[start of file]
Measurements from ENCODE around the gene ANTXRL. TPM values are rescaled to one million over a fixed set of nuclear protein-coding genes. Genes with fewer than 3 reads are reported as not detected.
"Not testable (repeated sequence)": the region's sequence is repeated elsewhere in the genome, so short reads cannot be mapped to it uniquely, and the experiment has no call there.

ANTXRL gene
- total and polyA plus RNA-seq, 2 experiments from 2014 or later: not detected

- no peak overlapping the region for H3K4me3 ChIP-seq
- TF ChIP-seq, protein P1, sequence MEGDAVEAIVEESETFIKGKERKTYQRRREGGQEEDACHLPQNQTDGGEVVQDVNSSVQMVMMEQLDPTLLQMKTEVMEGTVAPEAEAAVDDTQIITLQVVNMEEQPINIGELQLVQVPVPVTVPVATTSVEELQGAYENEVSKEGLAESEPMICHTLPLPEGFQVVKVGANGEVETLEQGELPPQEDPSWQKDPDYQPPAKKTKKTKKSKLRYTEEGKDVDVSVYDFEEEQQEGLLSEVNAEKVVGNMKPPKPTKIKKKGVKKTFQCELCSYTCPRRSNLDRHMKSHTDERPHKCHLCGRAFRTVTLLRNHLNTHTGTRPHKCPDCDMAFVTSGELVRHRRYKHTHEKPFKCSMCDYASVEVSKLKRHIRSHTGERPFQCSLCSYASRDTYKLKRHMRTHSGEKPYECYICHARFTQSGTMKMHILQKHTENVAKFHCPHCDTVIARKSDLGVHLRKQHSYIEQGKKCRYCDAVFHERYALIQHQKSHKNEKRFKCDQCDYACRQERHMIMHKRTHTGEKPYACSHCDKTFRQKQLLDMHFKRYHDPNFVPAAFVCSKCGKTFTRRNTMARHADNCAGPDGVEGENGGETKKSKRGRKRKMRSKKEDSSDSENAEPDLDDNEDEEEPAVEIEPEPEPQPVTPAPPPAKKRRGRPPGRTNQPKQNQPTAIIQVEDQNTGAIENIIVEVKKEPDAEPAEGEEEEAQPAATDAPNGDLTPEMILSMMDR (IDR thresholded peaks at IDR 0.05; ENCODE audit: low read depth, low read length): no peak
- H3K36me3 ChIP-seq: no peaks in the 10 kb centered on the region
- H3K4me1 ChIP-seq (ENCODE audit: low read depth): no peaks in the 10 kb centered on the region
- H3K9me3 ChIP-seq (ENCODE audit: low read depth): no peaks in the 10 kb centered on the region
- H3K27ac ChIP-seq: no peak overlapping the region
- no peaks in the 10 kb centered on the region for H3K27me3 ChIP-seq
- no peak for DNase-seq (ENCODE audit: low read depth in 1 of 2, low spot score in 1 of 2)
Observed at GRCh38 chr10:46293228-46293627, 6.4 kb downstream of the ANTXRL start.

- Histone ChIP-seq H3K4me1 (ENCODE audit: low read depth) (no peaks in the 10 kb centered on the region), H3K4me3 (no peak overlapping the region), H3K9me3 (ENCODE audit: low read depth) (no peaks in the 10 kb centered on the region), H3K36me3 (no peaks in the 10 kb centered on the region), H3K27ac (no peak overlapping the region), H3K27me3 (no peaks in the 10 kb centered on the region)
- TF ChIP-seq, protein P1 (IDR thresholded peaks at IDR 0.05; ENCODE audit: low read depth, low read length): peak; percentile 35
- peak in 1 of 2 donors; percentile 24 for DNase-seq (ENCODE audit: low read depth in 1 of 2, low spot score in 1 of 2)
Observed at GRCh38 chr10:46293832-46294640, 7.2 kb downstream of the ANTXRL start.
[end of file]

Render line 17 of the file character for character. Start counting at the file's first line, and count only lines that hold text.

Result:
Observed at GRCh38 chr10:46293832-46294640, 7.2 kb downstream of the ANTXRL start.